A little girl wearing a lace dress sits on a cement post and poses at the Homer & Company studio in Boston, Massachusetts. She is wearing a necklace and a bewildered expression. Research yielded very little information about the photographer who produced this cabinet card. It is known that the photographer was named George H. Homer and that he actively operated his studio between 1883 and 1885. He also may have worked as a photographer in other years.
This cabinet card features stage and film actress Mabel Trunnell (1879-1981). The reverse of the photograph is inscribed “Yours Truly, Mabel Trunnell 1898″. Therefore, this image captures Miss Trunnell at about age nineteen. Mabel Trunnell was born in Dwight, Illinois. She began her career as an actress of the stage but at age thirty-two she began to appear in films. In 1911 she appeared in “A Modern Cinderella, In the Days of Chivalry” and in “The Star Spangled Banner”. Her last film was in 1923 when she was in the movie “The Love Trap”. Her filmography on IMDb indicates that she acted in 199 different films. At the age of forty-four she returned to the stage. She was married to Herbert Prior, an early British film star. Trunnell was one of Hollywood’s first movie stars as was identified with Edison Studios. A magazine article in “The Moving Picture World” (1915) reviews one of her performance. The reviewer wrote “Mabel Trunnell becomes more attractive as the course of time silvers her hair”. An interesting sociological comment was also made by the reviewer which was in regard to the admirable strength portrayed by Trunnell’s character. The reviewer notes “most of us are tired of seeing women pictured as incurable weaklings”. The reviewer was certainly a man who was ahead of his time. This cabinet card was produced by the Barrows studio in Fort Wayne, Indiana. It appears that Miss Trunnell was photographed in a costume from one of her performances. She is dressed very much like a maid and seems a bit troubled in her pose. The photographer, Frank Rufus Barrows operated a studio in Fort Wayne between 1880 and 1900. He is considered one of the city’s most prolific photographers and had several locations while in business there. He was born in Sturgis, Michigan in 1854. He came to Fort Wayne in 1880 and partnered with Frank H. Clayton in operating a photographic studio. In about a years time he became the sole proprietor of the studio. He had many photos appear in Fort Wayne Illustrated (1897). He left Indiana for Medford, Massachusetts and operated a studio there until 1910 when he moved to Eugene, Oregon where he died in 1920.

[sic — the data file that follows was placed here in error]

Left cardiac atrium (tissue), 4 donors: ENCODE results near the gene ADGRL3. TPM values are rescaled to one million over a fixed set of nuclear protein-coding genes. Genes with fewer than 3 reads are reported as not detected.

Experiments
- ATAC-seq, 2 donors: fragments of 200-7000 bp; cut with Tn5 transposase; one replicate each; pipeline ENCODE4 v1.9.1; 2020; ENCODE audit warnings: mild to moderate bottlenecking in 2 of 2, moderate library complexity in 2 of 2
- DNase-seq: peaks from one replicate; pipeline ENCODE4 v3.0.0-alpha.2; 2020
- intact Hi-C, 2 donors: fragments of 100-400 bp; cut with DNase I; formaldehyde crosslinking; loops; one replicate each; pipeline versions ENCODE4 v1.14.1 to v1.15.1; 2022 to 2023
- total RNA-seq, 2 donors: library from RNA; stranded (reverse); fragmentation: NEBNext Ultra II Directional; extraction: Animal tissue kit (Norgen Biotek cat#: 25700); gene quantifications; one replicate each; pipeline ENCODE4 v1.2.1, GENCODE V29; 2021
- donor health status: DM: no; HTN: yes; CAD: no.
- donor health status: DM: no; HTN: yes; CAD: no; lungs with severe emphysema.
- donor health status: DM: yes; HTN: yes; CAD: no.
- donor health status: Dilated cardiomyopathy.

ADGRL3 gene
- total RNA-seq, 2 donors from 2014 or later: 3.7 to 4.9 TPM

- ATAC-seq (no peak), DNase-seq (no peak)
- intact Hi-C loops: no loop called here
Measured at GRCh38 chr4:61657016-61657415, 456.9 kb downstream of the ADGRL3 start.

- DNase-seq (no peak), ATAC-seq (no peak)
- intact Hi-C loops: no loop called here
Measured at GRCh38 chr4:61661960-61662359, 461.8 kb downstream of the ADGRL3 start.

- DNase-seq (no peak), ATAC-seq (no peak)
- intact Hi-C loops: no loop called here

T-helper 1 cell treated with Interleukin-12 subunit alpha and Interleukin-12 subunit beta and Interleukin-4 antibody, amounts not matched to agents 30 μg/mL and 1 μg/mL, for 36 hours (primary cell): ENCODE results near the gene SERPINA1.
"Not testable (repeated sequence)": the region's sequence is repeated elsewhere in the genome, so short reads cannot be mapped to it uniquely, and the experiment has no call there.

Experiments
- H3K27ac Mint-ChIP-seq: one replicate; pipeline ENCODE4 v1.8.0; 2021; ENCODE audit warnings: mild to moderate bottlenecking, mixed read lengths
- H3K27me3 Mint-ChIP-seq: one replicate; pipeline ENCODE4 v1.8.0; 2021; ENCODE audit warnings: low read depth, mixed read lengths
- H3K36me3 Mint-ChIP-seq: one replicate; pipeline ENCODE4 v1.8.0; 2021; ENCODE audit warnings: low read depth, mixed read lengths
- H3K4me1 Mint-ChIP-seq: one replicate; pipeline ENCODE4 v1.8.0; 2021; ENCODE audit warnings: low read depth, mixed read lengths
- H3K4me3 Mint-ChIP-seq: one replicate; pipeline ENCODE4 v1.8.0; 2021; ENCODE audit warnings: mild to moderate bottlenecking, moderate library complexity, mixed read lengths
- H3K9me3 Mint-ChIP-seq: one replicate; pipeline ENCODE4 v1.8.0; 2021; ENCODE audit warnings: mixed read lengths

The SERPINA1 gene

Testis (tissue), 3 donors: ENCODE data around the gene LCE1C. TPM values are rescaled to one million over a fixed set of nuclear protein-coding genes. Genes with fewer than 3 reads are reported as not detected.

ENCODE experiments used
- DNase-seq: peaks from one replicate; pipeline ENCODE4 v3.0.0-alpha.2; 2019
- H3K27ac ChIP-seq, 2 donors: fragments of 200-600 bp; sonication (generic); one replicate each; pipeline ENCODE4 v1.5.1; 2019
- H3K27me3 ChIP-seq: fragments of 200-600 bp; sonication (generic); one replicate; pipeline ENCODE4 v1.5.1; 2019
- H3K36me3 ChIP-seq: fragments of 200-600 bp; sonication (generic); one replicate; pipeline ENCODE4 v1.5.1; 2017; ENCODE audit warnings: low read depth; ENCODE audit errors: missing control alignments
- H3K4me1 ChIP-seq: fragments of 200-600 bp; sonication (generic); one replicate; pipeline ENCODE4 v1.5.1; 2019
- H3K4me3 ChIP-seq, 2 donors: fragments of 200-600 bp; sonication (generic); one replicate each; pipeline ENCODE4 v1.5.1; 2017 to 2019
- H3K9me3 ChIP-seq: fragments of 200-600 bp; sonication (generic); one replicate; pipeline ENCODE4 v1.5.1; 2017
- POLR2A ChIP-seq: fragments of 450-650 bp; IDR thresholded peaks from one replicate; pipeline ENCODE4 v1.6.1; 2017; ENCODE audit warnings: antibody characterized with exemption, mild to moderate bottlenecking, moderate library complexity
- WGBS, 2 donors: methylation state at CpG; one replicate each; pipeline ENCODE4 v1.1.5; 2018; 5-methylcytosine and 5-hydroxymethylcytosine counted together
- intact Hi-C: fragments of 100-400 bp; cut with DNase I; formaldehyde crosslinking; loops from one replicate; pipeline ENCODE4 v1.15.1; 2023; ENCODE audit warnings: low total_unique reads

The salty gentleman featured in this cabinet card photograph appears to be a uniformed US merchant ship captain. The seaman is wearing a badge depicting an anchor on his chest. He also has stars on his sleeves and is wearing lapel pins. H. F. Hatch of New Bedford, Massachusetts is the photographer. An advertisement on the reverse of the image advertises that the gallery sells one dozen cabinet cards for five dollars. Such a deal! Henry F. Hatch is listed in the 1880 census. The document reports that he was born in Massachusetts in 1837. He was married to Etta Hatch and they were living together in New Bedford with their daughter Cecila (age 18). Henry was working as a photographer. Business directories from New Bedford indicate that he worked as a photographer from at least 1865 through 1895. Research uncovered an 1880′s advertising trade card for Hatch’s studio. The advertising copy on the card must have put fear in the hearts of the young mothers of New Bedford. The trade card’s copy stated that “Hatch loves to take babies”. It would be amazing if the trade card encouraged any parents to take their babies to the studio. However, it is not amazing that a New Bedford photographic studio produced a portrait of a ship captain. New Bedford is nicknamed “The Whaling City” because in the nineteenth century it was one of the most important whaling and fishing ports in the United States.